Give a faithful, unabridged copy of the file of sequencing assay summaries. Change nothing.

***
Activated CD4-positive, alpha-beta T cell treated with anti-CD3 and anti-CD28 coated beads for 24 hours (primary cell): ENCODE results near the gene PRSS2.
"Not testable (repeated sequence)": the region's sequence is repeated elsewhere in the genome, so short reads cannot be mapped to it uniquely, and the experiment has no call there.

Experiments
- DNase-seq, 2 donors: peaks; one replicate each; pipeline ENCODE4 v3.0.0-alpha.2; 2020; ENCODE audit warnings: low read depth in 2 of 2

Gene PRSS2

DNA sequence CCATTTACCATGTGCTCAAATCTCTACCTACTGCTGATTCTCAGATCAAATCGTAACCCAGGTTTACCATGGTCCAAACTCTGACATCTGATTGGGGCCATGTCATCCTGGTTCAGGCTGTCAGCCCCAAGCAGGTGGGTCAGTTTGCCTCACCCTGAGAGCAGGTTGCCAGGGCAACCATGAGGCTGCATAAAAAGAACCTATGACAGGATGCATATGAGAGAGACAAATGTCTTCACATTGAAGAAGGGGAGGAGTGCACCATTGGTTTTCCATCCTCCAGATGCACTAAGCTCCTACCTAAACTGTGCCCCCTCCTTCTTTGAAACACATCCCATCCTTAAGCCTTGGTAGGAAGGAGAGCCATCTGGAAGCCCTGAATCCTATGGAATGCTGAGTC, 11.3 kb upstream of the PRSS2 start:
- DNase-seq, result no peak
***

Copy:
Activated CD4-positive, alpha-beta T cell treated with anti-CD3 and anti-CD28 coated beads for 24 hours (primary cell): ENCODE results near the gene PRSS2.
"Not testable (repeated sequence)": the region's sequence is repeated elsewhere in the genome, so short reads cannot be mapped to it uniquely, and the experiment has no call there.

Experiments
- DNase-seq, 2 donors: peaks; one replicate each; pipeline ENCODE4 v3.0.0-alpha.2; 2020; ENCODE audit warnings: low read depth in 2 of 2

Gene PRSS2

DNA sequence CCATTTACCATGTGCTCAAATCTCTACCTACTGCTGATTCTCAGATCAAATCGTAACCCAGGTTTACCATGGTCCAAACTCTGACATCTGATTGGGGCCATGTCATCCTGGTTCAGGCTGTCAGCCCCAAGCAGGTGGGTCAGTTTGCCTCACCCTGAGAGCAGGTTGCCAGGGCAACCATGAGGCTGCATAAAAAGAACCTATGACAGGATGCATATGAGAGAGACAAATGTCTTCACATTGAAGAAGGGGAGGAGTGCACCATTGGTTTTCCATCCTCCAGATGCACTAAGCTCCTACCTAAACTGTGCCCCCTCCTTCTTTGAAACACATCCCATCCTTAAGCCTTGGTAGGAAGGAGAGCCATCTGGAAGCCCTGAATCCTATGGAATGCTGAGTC, 11.3 kb upstream of the PRSS2 start:
- DNase-seq, result no peak